STUDIO 60Complications Ensue
Complications Ensue:
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Sunday, September 17, 2006

Just watched it on CTV. No spoilers, but I'm torn about this show. I want to love it. I know, you probably loved it. Or will love it. (I guess it doesn't air in the States till tomorrow, heh). But I'm comparing it to The West Wing and I just can't get that wrapped up in whether two characters playing halves of Aaron Sorkin's brain succeed in turning around a live sketch comedy show. As compared with, say, resolving big political issues. I know that's not fair. But it's one of the reasons I never warmed to Sports Night. That, and the dumb laugh track.

It was an odd pilot. It felt like a pre-pilot. The series is going to be about two guys running a sketch comedy show, and this episode is not about that. It has all the flaws of a premise pilot. There are too many scenes that exist only to tell us who the characters are and why they're hot stuff. And what hangs in the balance is something we already know, because there wouldnt be a series if the outcome went other way. In a way, it's all schmuck bait.

Here's a useful test. Suppose you have an outcome you want the audience to get worried about. Ask yourself if the audience can really believe it's going to go the other way. If we don't believe the sword can really slice through the string, it's not the sword of Damocles.

But, it's Sorkin, so I'll keep watching.

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You can see it now on AOL - click here. I just watched it last night and thought it was interesting in that even Sorkin can't seem to write a pilot that doesn't have that pilot-ness about it. All the scenes to show you who so-and-so is and to meet THIS person or that. I'm in the middle of writing a pilot spec and since I'm trying to figure out an artful way of dealing with establishing the premise while not having merely a series of scenes to meet the characters, it's illustrative to know that even one of my favorite writers grapples with the same issues.

Here's a question: which show has done an exemplary job of making the pilot episode in itself a great ep? Or can it simply not be done?

By Blogger Moira, at 1:38 AM  

Strangely enough, watched the pilot for The West Wing yesterday. It establishes the tone and style of the show right off the bat, and features one of the all-time great introductions for a character. The whole show builds up to the entrance of the president. When he finally walks in, the character [and actor Martin Sheen] utterly steals the show. All in my humble opinion, of course.

Thought the pilot of Boomtown was great, but other episodes never quite had the same sparkle.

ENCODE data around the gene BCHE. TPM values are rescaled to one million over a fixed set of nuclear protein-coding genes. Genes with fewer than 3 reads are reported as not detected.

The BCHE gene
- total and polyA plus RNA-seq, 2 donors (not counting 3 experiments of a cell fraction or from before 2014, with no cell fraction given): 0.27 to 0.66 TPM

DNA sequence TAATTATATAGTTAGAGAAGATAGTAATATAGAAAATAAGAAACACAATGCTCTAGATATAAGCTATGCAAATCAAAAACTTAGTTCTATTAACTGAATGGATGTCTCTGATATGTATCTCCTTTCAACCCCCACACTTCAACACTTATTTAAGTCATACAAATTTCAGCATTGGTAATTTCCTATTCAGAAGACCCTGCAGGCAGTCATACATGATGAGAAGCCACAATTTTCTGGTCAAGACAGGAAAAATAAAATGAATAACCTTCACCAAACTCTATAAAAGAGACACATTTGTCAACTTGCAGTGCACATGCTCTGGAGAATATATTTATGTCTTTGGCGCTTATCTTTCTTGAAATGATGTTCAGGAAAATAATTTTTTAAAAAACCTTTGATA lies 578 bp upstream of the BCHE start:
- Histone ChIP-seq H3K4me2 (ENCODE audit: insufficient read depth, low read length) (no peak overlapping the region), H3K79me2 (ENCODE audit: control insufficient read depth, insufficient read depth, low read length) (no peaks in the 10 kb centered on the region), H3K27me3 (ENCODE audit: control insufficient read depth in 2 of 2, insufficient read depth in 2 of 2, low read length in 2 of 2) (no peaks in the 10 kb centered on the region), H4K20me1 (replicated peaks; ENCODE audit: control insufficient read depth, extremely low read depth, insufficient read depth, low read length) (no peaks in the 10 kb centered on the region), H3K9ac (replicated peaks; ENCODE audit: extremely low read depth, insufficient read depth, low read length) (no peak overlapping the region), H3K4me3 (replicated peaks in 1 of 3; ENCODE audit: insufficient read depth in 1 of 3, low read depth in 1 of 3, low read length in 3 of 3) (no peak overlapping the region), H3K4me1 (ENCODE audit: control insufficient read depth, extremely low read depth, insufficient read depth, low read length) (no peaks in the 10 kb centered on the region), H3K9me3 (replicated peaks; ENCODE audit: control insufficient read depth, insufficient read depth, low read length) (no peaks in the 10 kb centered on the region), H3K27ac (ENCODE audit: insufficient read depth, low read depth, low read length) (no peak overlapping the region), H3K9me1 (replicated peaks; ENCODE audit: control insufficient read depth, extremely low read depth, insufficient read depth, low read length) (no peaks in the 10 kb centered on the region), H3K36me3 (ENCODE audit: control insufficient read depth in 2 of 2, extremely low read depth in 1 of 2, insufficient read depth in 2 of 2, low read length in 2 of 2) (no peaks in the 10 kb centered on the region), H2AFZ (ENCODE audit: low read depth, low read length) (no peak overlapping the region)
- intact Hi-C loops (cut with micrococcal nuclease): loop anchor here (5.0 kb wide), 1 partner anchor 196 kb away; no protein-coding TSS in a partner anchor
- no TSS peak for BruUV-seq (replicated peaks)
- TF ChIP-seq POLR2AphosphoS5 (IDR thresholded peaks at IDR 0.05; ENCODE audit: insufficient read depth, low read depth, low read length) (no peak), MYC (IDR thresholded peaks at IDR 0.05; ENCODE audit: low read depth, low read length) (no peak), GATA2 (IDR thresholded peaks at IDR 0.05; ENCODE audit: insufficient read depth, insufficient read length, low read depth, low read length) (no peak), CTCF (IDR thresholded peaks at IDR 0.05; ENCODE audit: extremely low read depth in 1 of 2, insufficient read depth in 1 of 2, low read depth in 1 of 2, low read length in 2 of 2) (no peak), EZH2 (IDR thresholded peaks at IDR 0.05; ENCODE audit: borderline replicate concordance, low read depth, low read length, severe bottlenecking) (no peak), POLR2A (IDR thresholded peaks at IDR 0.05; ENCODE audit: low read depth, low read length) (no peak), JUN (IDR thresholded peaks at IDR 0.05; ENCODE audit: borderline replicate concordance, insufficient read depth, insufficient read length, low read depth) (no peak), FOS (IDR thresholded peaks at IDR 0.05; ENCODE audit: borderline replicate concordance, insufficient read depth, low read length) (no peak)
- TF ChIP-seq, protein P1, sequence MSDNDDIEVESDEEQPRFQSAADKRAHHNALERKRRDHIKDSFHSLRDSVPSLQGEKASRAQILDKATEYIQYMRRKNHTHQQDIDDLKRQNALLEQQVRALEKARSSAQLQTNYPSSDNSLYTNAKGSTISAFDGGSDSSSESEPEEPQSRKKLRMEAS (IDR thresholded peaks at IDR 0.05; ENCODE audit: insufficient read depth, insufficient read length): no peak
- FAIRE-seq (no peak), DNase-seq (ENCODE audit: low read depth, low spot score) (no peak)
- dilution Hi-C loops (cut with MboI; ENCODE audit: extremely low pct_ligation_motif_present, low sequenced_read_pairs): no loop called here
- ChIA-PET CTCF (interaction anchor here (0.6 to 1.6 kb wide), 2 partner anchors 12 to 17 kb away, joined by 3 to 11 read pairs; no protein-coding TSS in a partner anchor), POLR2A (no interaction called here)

By Blogger DAVID BISHOP, at 5:51 AM  

I liked what you said about the Sword of Damocles. That's a good thing to keep in mind. I was thinking of something similar when watching an episode of Three Moons Over Milford. In the episode, there was a hostage situation in a bank. Because it was Three Moons, it was a quirky situation, but it involved guns and hostages nonetheless.

The tension of the scene was intensified by the nature of the show. The show hasn't quite established the "rules," so there was a greater sense that the situation could go either way. If the show had established that this is a world where terrible things happen unexpectedly (say, with the death of a sympathetic character in the pilot episode), then there would be tension but not so much intrigue; you'd know that it was going to end badly. If the show established that this is pretty much a benevolent world populated by the same people every week, then there would be no Sword of Damocles. You'd know that things were going to be okay in the end.

Of course, this is something the show can only get away with in the early days. If Three Moons reaches a third season, by then we'll have learned what will and won't happen to the characters. But it's something a new show can use well.

By Blogger Andrew, at 9:02 AM  

I never saw West Wing, which seems to be a good thing: I won't be able to compare it to Studio 60. I liked the pilot, it flowed very well and we spent just enough time will all of the major characters to get a sense of who there are.
Now I will agree that I got tired of Jordan. She was too "on it," always one step ahead of everyone. I think it was partly how Amanda Peet played her character, always smirking.

I agree that it seems like a pre-pilot, but they had to work in the impetus for Matt and Danny taking over. And with the setup involved with that, I can see why they devoted a whole ep for it. I think ep 2 will have the things the pilot should have had if they had time. Maybe it should have been a 2-hr pilot?

By Blogger Claude, at 1:55 PM  

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